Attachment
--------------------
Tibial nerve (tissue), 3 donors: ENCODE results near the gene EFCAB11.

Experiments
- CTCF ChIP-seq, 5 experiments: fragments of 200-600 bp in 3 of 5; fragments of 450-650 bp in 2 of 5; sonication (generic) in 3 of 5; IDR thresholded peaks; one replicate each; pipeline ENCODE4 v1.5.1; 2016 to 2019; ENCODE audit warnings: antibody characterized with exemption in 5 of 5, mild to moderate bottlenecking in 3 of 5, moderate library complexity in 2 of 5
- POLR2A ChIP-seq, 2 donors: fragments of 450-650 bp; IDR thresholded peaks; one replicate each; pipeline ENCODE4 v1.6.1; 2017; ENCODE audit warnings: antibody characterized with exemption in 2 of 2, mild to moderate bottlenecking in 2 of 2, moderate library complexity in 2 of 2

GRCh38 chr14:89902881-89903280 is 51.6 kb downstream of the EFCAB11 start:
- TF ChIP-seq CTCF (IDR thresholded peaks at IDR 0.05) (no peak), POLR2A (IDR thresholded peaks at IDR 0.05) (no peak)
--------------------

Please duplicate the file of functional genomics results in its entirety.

Tibial nerve (tissue), 3 donors: ENCODE results near the gene EFCAB11.

Experiments
- CTCF ChIP-seq, 5 experiments: fragments of 200-600 bp in 3 of 5; fragments of 450-650 bp in 2 of 5; sonication (generic) in 3 of 5; IDR thresholded peaks; one replicate each; pipeline ENCODE4 v1.5.1; 2016 to 2019; ENCODE audit warnings: antibody characterized with exemption in 5 of 5, mild to moderate bottlenecking in 3 of 5, moderate library complexity in 2 of 5
- POLR2A ChIP-seq, 2 donors: fragments of 450-650 bp; IDR thresholded peaks; one replicate each; pipeline ENCODE4 v1.6.1; 2017; ENCODE audit warnings: antibody characterized with exemption in 2 of 2, mild to moderate bottlenecking in 2 of 2, moderate library complexity in 2 of 2

GRCh38 chr14:89902881-89903280 is 51.6 kb downstream of the EFCAB11 start:
- TF ChIP-seq CTCF (IDR thresholded peaks at IDR 0.05) (no peak), POLR2A (IDR thresholded peaks at IDR 0.05) (no peak)